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Louise Knott Ahern

Diminished

After being dismissed and silenced for years, survivors of Larry Nassar’s abuse deserve answers. Until we take action to right this wrong, all of MSU’s achievements feel tarnished.

The handling of the Larry Nassar case has sparked a particular rage among MSU alumni, me included. We’re angry that it took so long for our alma mater to act. I believe it led to a steady stream of prey being fed to a predator.

Unfortunately, such lack of action is something sexual assault survivors recognize all too well.

It’s a process of silencing. Of shaming. Of dismissal.

It’s the uniquely destructive process of diminishing.

That’s what sexual assault does. It shrinks you. It reduces you to a mere object, a body to use. It strips you of the things that make you you—the thoughts in your mind, the things you enjoy, your right to consent to a life of your own choosing. When those things are taken away, you are instantly smaller in a world that believes your pain is insignificant compared to him and what he could stand to lose if you report what he did. And it takes a long time to fight your way back, to reclaim your rightful size and space.

In that context, it has been painful to learn of the many ways officials contributed to the diminishing of the women and girls victimized by Nassar. 

When former MSU gymnastics Coach Kathie Klages told one young athlete that her life would be ruined if she went forward with her accusation against Nassar—a conversation Klages says she doesn’t recall—all survivors were silenced.

When the MSU Title IX investigator’s 2014 report claimed that a young woman simply didn’t understand the “nuance” of Nassar’s medical procedure—determining that she mistakenly attached sexual overtone to something clinical—survivors were essentially shamed for having been assaulted.

When the Board of Trustees insisted that former President Lou Anna K. Simon had its full support despite her lack of leadership in the Nassar investigation, all survivors were dismissed.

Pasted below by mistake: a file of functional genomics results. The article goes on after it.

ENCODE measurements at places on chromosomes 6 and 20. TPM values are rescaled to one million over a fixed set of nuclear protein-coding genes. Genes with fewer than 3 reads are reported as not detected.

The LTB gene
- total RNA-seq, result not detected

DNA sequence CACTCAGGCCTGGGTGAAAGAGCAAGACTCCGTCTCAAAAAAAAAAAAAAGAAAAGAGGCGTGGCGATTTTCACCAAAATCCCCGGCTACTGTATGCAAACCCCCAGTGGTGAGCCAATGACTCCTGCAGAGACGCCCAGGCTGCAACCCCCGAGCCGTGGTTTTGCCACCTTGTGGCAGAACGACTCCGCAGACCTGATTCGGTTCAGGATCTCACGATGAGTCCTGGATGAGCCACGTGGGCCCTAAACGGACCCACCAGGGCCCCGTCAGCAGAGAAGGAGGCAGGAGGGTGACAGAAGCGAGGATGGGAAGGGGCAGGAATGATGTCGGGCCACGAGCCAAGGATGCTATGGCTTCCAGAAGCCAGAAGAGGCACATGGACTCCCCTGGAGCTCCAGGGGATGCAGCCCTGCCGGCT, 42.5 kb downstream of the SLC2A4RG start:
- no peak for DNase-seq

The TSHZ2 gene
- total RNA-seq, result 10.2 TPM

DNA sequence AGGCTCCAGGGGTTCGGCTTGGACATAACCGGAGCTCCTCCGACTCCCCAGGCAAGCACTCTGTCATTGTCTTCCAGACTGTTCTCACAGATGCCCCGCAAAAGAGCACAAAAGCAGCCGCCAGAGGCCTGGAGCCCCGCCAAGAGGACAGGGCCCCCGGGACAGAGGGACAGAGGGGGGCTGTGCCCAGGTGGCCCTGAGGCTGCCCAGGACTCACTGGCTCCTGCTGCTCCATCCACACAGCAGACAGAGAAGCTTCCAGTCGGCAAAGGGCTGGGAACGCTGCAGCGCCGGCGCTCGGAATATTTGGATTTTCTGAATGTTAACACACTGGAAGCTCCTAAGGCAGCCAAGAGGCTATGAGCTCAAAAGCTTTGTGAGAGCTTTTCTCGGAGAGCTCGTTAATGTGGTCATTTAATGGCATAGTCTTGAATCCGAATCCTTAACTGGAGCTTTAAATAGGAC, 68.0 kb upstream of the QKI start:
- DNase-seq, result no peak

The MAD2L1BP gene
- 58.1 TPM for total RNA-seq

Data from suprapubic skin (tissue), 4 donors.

And when MSU Trustee Joel Ferguson went on the radio and said there were other things going on at MSU than “just this Nassar thing,” survivors were cruelly, coldly diminished. 

“This Nassar thing” is the most important thing going on at MSU. And the survivors of Nassar’s crimes deserve, at long last, to be bigger. Bigger than our fandom. Bigger than championships. Bigger than a president and the trustees. Bigger than construction projects and research breakthroughs and stadium expansions. Bigger than us all.

Nassar’s survivors deserve to have alumni stand with them and demand answers. How could university officials not know that what he was doing was wrong? Why was Nassar allowed to continue seeing patients while under investigation? Why did that investigation include interviews with his own friends and colleagues? When the full, horrifying scope of his crimes was revealed, why didn’t university leaders realize that normal operations needed to stop immediately? No more solicitation calls. No more cheerful Facebook posts. No more business as usual at Board of Trustees meetings.

On behalf of survivors, we must demand to know: How did MSU get this so, so wrong?

Part of the answer lies outside MSU, to be fair. The university officials, athletic trainers, coaches, and even police officers who initially dismissed the accusations against Nassar did so in part because they brought to the investigation a deeper cultural bias that automatically grants male perpetrators the benefit of the doubt in sexual assault cases.

That’s not unique to MSU. Society primes us—even women—to give greater weight to his side of the story, to worry about what he stands to lose rather than what she has already lost.

Yet MSU appeared seemingly determined, above all else, to protect reputation and institutional brand.

So, we’re angry, to put it simply. Angry, and sad, and ashamed that our alma mater in which we took pride is now synonymous with sordid failures, sexual assault, and unchecked abuse. 

One of the responsibilities we now have as alumni is to understand that our beloved campus will not feel like home again until we insist that the university’s leaders engage in a transparent, deep cleansing. We must also be willing to acknowledge that multiple things can be true at the same time.

It’s true that MSU has built one of the most successful and exciting athletic programs in the nation, and, damn, does it feel good to cheer for those talented student athletes. It’s also true, however, that too much focus on reputation and brand allowed someone like Nassar to become too important, too trustworthy, too big to be considered a predator. That can’t happen again.

It’s true that alumni are under no obligation to stop wearing their green and white. But it’s also true that for many, the sight of a Spartan helmet on a T-shirt is now a symbol of something dark and painful. We need to be aware of that.

It’s true that membership in the Spartan Nation means being part of something special. But it is undeniable that our something special is tarnished. It has been diminished.

And until we right this wrong, restore the justice and humanity that Nassar stole from the survivors, and take the necessary steps to ensure this can never happen again, it will remain so. 


Contributing Writer(s): Louise Knott Ahern, '96


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